Harris County seeks public input as officials look to improve early childhood development

Harris County Judge Lina Hidalgo speaks at a State of the County address in November. (Shawn Arrajj/Community Impact Newspaper)
Harris County Judge Lina Hidalgo speaks at a State of the County address in November. (Shawn Arrajj/Community Impact Newspaper)

Harris County Judge Lina Hidalgo speaks at a State of the County address in November. (Shawn Arrajj/Community Impact Newspaper)

As Harris County officials embark on a new effort to improve access to early childhood development programs within the county, Judge Lina Hidalgo has announced the first of several "listening sessions" that will be used to gather input from residents.

In a Feb. 5 press release, Hidalgo's office announced the first session will take place from 3-5 p.m. Feb. 15 at the Health Museum, 1515 Hermann Drive, Houston. The county also launched a new website where residents can learn about the initiative and how to contribute feedback.

"Right now, we’re in the early stages of planning this new initiative and would like to build the county’s vision alongside the families, practitioners and other stakeholders who think about early childhood development every day," Hidalgo said in a statement. "We urge anyone interested in shaping the future of Harris County to join us.”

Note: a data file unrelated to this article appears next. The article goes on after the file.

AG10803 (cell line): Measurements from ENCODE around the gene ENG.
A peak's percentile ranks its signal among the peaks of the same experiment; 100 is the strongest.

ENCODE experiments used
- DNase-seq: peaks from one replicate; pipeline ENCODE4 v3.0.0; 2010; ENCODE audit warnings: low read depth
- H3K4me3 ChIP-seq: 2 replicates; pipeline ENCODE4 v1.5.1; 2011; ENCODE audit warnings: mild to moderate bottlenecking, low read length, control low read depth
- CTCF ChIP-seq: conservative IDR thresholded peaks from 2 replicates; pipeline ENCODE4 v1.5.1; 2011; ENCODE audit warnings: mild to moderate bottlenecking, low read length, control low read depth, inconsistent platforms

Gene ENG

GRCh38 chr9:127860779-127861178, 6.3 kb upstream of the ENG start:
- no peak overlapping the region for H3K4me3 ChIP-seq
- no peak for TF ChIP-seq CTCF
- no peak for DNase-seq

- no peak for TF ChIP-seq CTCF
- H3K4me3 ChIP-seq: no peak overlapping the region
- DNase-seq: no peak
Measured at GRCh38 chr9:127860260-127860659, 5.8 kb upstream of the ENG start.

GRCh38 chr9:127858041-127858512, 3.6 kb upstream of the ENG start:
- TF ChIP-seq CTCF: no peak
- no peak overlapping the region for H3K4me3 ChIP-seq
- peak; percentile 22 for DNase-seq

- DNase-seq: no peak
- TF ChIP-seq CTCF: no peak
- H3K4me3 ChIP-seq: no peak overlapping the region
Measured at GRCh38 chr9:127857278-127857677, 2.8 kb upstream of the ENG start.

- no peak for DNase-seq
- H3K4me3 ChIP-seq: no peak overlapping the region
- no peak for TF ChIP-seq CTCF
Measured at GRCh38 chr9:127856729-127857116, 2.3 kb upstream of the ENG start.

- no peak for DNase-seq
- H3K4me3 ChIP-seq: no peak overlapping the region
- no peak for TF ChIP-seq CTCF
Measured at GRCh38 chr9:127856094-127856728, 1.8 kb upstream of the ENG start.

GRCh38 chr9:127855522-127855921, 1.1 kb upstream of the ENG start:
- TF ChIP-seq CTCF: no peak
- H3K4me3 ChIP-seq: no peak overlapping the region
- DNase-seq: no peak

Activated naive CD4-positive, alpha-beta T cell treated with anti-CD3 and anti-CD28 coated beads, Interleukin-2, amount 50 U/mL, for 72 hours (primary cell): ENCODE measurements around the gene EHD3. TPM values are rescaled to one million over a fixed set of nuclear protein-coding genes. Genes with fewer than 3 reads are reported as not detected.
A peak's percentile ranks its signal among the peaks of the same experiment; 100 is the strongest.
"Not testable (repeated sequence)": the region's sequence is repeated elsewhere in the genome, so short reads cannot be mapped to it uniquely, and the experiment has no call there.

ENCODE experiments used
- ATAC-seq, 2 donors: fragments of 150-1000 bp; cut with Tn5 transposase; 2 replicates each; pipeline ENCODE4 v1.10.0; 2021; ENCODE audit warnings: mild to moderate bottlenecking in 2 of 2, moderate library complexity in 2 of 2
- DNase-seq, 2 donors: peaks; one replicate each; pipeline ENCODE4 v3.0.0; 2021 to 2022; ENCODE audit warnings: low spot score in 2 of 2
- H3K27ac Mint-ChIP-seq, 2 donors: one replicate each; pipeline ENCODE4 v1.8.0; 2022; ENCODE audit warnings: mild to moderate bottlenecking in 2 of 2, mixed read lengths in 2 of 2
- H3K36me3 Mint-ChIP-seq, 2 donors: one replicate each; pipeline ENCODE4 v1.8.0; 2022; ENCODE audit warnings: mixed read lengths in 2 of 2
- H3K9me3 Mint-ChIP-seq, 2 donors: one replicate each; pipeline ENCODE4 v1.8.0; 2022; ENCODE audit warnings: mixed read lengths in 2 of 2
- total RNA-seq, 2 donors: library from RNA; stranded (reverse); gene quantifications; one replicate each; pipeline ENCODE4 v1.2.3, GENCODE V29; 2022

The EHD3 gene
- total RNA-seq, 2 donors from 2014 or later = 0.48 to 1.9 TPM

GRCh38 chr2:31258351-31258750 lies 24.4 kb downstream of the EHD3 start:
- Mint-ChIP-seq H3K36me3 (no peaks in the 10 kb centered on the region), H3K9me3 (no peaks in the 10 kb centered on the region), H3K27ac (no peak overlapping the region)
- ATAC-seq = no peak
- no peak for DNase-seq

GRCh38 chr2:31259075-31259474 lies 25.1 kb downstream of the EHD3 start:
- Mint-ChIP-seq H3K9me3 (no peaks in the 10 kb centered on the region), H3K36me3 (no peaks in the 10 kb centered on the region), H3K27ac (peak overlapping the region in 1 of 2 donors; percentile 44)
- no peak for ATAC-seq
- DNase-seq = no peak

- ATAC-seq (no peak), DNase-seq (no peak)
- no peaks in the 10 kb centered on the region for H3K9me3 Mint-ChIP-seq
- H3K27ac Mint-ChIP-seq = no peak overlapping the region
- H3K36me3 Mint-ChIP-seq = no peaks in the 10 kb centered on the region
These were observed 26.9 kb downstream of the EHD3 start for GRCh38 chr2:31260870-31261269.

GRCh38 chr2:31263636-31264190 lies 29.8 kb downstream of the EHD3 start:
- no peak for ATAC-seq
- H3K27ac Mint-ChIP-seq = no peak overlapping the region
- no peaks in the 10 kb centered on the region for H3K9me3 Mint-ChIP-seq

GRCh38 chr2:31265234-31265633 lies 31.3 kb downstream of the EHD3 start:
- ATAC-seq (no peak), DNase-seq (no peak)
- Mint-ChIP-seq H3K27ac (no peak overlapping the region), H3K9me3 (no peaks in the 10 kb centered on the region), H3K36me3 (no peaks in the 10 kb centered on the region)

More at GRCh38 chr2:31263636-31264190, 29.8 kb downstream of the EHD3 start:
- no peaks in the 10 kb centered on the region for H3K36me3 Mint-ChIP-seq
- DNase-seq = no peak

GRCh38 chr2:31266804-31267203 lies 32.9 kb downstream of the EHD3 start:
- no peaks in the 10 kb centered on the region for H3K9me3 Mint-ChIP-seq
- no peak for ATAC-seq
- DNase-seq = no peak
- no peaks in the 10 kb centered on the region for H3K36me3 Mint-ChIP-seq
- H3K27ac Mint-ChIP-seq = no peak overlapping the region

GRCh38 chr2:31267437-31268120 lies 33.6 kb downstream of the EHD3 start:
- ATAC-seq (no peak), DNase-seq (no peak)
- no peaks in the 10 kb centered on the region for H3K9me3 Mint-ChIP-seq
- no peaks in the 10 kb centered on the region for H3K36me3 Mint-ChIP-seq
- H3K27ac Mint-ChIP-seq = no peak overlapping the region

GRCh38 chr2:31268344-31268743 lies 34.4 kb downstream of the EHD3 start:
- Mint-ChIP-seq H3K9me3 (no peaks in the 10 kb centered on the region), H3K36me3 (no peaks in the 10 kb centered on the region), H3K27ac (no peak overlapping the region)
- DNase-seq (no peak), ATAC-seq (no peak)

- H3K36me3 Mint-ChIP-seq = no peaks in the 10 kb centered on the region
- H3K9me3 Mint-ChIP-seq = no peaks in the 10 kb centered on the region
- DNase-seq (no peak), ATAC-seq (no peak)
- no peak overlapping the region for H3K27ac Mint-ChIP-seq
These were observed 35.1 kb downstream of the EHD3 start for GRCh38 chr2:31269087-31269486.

Hidalgo first made public her plans to explore early childhood education at the annual State of the County address Nov. 15. At the time, she said she spent part of 2019 meeting with early childhood experts before deciding to make early childhood education a major focus for 2020.

Both during her State of the County address and in the Feb. 5 announcement, Hidalgo connected early childhood education to the likelihood of children succeeding later on in their education and career lives.


“If you think about the best public programs that a government could enact, you can’t look any farther than early childhood development," she said in her Nov. 15 address. "It’s just about the gold star of something a government can do for its community.”

In the recent announcement, Harris County cited the Perry Preschool Project, which started in 1962 and followed 123 preschool students over the course of 40 years. The study found students who had access to high-quality early childhood education had higher rates of graduation and employment as well as fewer interactions with the criminal justice system.

Details on what kinds of investments Harris County could make in the realm of early childhood education or what actions the county will support are to be determined. Residents can sign up online to receive updates on future listening sessions.
By Shawn Arrajj
Shawn Arrajj serves as the editor of the Cy-Fair edition of Community Impact Newspaper where he covers the Cy-Fair and Jersey Village communities. He mainly writes about development, transportation and issues in Harris County.


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